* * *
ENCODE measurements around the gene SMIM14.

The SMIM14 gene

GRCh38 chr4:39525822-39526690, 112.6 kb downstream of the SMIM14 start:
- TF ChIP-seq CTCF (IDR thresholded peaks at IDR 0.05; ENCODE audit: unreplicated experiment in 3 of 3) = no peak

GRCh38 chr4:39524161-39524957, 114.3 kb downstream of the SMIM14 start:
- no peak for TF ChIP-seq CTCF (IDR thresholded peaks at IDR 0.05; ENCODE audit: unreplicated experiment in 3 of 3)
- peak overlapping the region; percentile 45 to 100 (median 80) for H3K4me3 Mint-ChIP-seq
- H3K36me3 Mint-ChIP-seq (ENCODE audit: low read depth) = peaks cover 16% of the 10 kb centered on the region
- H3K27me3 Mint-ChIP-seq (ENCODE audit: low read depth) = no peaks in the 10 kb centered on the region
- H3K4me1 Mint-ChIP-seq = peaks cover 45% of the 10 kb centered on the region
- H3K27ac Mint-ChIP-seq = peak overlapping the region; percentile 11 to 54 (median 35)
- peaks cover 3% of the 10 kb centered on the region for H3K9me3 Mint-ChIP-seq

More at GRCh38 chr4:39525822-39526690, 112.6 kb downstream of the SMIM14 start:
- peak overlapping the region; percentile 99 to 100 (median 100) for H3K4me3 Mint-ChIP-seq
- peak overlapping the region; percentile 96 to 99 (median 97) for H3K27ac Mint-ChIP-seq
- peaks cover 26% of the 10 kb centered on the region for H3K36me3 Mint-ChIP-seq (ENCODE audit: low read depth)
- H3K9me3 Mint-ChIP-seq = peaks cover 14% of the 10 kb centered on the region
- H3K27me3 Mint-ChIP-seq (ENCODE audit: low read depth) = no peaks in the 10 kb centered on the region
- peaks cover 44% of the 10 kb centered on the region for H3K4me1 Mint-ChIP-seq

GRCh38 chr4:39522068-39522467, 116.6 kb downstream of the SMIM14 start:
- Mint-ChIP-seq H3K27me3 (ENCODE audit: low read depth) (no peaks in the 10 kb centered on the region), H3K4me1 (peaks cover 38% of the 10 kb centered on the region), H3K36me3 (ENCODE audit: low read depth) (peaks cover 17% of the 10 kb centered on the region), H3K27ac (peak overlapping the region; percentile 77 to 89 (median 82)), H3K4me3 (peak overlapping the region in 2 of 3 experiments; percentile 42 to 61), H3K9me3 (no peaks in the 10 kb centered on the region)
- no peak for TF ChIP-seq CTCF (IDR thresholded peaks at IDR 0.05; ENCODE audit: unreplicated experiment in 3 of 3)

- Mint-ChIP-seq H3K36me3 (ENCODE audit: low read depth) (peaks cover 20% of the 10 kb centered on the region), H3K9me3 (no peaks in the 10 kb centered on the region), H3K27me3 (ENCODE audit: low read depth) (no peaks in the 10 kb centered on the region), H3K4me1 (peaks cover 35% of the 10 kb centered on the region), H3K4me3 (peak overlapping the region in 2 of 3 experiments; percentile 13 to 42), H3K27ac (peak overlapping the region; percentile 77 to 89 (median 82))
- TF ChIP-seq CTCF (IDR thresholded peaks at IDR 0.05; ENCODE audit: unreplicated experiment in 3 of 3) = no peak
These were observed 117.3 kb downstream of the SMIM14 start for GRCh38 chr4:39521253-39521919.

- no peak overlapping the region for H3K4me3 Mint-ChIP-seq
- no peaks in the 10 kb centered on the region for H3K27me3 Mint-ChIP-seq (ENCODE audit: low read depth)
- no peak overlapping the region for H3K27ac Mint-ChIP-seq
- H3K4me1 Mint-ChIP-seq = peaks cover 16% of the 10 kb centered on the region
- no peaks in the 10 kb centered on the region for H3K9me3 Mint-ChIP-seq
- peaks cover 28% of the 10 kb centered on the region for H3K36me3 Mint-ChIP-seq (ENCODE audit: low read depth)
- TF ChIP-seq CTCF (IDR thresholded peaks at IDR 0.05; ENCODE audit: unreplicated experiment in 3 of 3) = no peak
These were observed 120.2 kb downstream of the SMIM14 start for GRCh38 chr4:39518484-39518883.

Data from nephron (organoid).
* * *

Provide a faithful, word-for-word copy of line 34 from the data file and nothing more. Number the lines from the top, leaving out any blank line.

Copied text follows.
Data from nephron (organoid).